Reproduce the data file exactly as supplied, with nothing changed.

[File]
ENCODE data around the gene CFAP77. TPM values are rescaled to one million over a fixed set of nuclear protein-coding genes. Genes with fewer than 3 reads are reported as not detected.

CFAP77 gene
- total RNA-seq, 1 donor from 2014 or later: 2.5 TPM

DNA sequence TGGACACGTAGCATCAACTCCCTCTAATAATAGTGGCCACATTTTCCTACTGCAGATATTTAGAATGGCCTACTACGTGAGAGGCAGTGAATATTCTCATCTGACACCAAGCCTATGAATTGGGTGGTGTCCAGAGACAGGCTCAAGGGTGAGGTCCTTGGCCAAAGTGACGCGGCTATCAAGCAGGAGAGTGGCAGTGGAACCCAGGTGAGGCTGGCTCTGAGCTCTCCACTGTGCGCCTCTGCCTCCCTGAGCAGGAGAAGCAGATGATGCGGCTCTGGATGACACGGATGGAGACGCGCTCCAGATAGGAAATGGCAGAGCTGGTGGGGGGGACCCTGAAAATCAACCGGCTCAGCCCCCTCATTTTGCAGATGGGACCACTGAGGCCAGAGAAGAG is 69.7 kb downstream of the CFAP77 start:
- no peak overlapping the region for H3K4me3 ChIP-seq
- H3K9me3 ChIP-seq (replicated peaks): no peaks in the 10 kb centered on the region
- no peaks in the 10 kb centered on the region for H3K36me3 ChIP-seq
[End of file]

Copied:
ENCODE data around the gene CFAP77. TPM values are rescaled to one million over a fixed set of nuclear protein-coding genes. Genes with fewer than 3 reads are reported as not detected.

CFAP77 gene
- total RNA-seq, 1 donor from 2014 or later: 2.5 TPM

DNA sequence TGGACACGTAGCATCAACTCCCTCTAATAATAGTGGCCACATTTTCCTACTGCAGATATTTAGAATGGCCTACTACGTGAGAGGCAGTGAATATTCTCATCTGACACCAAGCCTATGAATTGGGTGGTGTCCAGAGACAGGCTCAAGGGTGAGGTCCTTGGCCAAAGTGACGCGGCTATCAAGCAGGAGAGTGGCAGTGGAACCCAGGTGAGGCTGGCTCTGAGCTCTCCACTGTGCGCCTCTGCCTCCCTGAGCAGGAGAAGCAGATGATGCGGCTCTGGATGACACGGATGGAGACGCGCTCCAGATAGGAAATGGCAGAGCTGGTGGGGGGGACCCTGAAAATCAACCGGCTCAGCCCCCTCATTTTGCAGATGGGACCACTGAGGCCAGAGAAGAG is 69.7 kb downstream of the CFAP77 start:
- no peak overlapping the region for H3K4me3 ChIP-seq
- H3K9me3 ChIP-seq (replicated peaks): no peaks in the 10 kb centered on the region
- no peaks in the 10 kb centered on the region for H3K36me3 ChIP-seq